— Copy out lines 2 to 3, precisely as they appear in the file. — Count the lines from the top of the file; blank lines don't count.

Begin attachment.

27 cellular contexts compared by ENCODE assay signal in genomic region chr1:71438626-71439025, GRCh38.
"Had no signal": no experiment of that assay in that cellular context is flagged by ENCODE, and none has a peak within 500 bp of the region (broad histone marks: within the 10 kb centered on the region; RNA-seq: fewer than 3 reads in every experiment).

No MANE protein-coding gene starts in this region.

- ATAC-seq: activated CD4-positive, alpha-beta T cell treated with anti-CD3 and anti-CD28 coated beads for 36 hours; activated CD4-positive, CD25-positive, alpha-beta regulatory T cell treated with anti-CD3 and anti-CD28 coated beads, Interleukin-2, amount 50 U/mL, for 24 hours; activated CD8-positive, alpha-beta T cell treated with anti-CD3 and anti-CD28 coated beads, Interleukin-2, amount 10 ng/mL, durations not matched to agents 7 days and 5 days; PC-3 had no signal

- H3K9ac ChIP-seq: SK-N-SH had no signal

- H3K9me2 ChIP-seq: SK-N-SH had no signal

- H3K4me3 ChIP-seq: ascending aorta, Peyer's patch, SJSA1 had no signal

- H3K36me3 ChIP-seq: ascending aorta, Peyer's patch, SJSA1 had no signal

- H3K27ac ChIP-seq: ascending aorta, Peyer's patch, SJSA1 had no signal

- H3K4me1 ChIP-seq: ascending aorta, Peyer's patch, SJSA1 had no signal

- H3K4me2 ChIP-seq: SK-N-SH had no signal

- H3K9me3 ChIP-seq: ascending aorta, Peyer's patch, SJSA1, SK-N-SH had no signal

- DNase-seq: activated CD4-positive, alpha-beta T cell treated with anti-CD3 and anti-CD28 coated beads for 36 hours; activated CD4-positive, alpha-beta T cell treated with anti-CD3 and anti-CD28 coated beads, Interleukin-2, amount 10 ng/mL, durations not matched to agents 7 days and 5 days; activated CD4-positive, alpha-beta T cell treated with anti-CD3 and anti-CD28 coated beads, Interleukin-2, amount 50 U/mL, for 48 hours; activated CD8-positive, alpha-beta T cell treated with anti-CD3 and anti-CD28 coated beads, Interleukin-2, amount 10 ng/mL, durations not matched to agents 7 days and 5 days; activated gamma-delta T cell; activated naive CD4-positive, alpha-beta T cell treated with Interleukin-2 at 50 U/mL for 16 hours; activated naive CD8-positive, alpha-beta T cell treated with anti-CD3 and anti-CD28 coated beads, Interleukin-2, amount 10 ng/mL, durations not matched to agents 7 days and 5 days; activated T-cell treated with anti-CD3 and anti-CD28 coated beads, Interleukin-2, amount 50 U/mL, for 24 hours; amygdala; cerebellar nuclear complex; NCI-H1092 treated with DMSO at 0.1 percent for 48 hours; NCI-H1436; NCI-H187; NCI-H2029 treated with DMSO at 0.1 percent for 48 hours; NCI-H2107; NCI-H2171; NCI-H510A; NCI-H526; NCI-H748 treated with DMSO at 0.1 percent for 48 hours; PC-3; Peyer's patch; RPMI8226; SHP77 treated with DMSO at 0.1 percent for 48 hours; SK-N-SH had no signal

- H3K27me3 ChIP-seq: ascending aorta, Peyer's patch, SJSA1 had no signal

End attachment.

"Had no signal": no experiment of that assay in that cellular context is flagged by ENCODE, and none has a peak within 500 bp of the region (broad histone marks: within the 10 kb centered on the region; RNA-seq: fewer than 3 reads in every experiment).

No MANE protein-coding gene starts in this region.